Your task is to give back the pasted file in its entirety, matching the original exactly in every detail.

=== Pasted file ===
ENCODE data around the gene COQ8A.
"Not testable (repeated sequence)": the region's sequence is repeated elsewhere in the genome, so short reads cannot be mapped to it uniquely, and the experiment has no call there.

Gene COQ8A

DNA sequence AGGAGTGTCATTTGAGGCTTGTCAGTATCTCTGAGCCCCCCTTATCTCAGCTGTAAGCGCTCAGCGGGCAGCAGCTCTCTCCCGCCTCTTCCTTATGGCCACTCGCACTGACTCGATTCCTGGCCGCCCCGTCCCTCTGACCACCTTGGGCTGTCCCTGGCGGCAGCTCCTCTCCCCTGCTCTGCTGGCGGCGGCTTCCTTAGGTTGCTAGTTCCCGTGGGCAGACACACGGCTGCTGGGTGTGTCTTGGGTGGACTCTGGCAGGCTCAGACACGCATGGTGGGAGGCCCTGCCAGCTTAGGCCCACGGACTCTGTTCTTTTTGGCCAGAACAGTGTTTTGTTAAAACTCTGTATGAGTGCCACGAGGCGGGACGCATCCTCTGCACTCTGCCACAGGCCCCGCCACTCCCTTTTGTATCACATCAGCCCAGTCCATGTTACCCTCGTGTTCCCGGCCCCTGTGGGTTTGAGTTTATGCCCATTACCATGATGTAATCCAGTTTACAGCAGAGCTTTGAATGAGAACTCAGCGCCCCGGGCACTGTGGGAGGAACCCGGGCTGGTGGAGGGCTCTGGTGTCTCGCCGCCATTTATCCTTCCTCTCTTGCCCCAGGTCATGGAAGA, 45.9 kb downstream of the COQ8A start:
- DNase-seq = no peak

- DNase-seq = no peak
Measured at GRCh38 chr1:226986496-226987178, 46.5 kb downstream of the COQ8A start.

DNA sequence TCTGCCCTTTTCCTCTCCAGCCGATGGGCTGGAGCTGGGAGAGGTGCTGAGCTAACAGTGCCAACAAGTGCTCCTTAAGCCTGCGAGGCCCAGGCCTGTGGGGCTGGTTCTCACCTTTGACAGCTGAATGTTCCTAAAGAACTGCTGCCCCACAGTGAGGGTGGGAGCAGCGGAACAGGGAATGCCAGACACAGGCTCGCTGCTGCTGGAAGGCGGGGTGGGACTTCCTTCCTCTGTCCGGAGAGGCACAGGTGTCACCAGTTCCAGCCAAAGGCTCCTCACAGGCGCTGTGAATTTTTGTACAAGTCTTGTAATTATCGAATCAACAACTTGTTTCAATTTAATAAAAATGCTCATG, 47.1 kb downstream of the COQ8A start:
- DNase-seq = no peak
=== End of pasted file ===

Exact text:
ENCODE data around the gene COQ8A.
"Not testable (repeated sequence)": the region's sequence is repeated elsewhere in the genome, so short reads cannot be mapped to it uniquely, and the experiment has no call there.

Gene COQ8A

DNA sequence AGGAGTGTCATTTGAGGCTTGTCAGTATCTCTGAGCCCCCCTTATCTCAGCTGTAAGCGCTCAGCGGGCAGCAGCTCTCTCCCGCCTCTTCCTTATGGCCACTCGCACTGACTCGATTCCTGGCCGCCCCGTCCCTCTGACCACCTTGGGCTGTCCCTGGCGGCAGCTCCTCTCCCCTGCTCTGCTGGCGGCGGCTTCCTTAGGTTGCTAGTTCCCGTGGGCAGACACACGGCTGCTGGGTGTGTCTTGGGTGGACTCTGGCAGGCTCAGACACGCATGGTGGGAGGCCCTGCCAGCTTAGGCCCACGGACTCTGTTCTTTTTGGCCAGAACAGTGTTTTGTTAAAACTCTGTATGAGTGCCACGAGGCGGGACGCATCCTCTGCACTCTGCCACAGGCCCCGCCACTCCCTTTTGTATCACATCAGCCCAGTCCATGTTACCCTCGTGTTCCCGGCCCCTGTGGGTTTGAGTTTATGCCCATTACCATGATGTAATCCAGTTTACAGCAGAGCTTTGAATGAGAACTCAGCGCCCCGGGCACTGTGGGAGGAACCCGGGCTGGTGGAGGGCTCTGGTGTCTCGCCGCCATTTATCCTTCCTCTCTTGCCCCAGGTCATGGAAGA, 45.9 kb downstream of the COQ8A start:
- DNase-seq = no peak

- DNase-seq = no peak
Measured at GRCh38 chr1:226986496-226987178, 46.5 kb downstream of the COQ8A start.

DNA sequence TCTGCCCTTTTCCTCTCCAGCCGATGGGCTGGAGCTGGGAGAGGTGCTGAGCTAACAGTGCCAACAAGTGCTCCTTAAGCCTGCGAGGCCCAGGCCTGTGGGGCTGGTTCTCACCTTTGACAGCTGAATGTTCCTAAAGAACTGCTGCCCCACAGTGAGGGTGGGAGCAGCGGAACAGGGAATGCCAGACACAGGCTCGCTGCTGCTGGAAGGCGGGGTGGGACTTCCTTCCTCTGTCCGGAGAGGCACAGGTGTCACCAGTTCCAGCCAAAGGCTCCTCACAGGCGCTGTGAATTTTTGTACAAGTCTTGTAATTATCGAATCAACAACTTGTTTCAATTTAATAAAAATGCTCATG, 47.1 kb downstream of the COQ8A start:
- DNase-seq = no peak